I find that worship is like surfing. Okay, I don’t really know the first thing about surfing, but I do know that surfers catch and ride waves. Not just one wave either. They do it over and over and over again. That’s what worship is like.
Many times, we settle for riding one wave. Yet, if there was room to wait a little, to linger on, we would surely find that another wave is already coming.
I co-led worship last night and our purpose for that meeting is to go deep and linger long. It’s great having that expectation, because without the unity, it can be hard to sustain lengthy times of corporate worship. We experienced many different waves throughout the night. Waves of great joy and laughter. Waves of dancing and excitement. Waves of passionate cries and yearning. Grace, mercy, healing. It was all flowing in such a powerful, tangible way.
One key to catching and riding the waves is to be free to improvise. It’s easy to plan the roadmap. I’m sure you’ve done that hundreds of times. It would be disheartening for me to say, “Worship went exactly like we practiced.” It can be scary to go off the beaten path, to sing a spontaneous song or release your team to be creative or “messy”. But the more you surrender, the harder it is to want to go back to the program. (It’s not that we don’t plan. We just hold the plan loosely.)
Take time to enjoy God. Don’t rush through the song list. Find out what He is saying in each moment.
Is this a new analogy for you? Or do you “ride the waves”?
Flow. It’s an important thing every worship leader should know how to do. Yet, in my experience, flow isn’t usually something that’s taught. True, some things are easier “caught than taught”, but we still need to talk about it.
So, what is flow? Definitely not a technical term. Flow is the ability to transcend the plan/roadmap/agenda/itemized schedule and be free to adjust on the fly. Flow is what keeps the worship service from feeling stagnant or “going through the motions.” Flow provides momentum like an undercurrent that takes you faster than you can paddle. Flow keeps the worship team and the congregation together in a unified direction. Flow is the satisfying feeling of riding a bike downhill or canoeing downstream. Flow is like flying. When you don’t have it you feel grounded, tied down. Like you’re pulling a load of bricks in a wagon with no wheels (anybody else ever lead a set like that?).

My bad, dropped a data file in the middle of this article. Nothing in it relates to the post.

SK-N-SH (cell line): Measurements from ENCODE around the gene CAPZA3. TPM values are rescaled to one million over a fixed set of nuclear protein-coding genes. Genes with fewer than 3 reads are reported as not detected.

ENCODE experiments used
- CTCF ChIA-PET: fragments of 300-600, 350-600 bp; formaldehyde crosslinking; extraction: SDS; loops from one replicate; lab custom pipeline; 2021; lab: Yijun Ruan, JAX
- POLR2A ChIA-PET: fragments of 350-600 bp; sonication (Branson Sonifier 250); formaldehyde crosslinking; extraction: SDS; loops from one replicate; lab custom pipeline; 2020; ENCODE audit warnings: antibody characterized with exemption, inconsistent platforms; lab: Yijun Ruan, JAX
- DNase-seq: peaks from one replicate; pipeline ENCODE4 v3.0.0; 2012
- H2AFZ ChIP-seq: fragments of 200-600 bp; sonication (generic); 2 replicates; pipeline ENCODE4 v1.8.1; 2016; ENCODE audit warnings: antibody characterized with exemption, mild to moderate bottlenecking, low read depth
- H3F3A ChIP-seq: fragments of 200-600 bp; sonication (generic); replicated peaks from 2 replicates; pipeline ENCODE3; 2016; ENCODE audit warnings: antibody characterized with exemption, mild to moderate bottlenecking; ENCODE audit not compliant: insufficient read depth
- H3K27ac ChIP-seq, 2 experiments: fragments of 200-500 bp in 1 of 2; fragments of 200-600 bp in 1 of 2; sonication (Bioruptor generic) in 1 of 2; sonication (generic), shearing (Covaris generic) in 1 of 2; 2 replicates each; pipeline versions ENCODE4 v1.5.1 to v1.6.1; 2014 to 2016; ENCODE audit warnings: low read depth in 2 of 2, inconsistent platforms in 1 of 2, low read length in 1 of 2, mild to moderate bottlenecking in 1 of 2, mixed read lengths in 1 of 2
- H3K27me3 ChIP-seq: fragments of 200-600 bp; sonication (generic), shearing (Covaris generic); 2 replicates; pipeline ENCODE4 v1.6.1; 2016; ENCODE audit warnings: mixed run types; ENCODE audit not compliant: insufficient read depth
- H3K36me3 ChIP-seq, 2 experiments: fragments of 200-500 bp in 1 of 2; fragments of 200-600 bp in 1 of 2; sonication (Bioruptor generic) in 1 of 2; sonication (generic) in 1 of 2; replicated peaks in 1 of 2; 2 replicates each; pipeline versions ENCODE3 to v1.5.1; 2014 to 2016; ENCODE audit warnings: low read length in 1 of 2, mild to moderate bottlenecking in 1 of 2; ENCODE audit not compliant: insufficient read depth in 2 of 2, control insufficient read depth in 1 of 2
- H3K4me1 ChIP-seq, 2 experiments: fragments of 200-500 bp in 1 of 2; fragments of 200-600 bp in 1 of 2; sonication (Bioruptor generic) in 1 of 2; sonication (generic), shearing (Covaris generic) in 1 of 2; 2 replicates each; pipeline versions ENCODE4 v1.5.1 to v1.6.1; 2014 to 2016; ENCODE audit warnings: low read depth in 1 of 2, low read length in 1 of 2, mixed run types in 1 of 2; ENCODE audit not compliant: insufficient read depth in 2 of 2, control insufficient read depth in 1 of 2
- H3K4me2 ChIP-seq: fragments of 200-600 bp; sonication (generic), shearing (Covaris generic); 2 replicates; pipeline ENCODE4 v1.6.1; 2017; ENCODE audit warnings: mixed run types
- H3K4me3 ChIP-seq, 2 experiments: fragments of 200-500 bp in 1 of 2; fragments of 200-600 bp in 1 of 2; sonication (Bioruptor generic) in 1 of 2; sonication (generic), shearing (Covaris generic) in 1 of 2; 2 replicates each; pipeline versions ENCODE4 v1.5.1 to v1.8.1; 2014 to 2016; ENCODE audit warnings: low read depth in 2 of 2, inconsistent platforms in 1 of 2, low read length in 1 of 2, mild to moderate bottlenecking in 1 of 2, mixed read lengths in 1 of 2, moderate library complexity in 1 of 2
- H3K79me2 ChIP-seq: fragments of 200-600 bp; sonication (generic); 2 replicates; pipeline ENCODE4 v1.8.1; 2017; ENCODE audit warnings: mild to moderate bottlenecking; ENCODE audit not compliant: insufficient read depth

Flow is a release of control. A following of the Spirit.
As with many things in life, flow is something you cultivate in your bedroom when no one is watching. Your personal interaction with the Lord in worship is the place to start. I don’t know anyone who plans a worship set for their personal worship time.
First I’m going to sing… followed by a cool key change… then I’ll wrap up with a remix version of my favorite hymn…
Who does that?
Since worship isn’t really about the songs, all we need to bring is our hearts. The adoration of God’s grace. The thankfulness for His mercy. The expectancy of our hope. Whether spoken, sung, laughed or cried, the movements of our hearts are what move His heart. God’s not impressed with your voice as an artist. It’s not the precise combination of pitch and rhythm that excite Him.
So at home, there’s no performance. Just you and God. Enjoying the presence and love of each other. From this place, what do you do? Maybe sing or say a prayer. What comes next? We have a dialogue. As we minister to God, He ministers to us. His word brings life. It awakens passion, desire or simply peace. Then we respond. And He responds. You get the idea.
Corporate worship can be the same. Should be the same. A wonderful dialogue (aka not a monologue) between God and His people. As the worship leader, we have the ability, even responsibility, to release God’s response for His people.
I should have titled this, “An Introduction to Flow.” I have way too much to say here and now. But let me encourage you to begin practicing flow. Do it at home by yourself. Practice with your friends or worship team. Let your worship become more of a release. Sing spontaneous songs. Be free.
Release your song.
If you’re a worship leader, musician or songwriter (or you really want to be one), this blog is for you. I’m here to encourage your gifts and speak life to your destiny. In pleasure, God created you and wrote you into His story. Like a sweet melody or harmony, or even just a funky rhythm, you are apart of redemption’s song.
More than worship, the Father is looking for worshipers. Those who will know Him and be fully known. Those who will love Him with everything.
So release the worship God placed in your heart. Release the music He has crafted into your being. Release your emotions, your sound and your voice.
Release your song.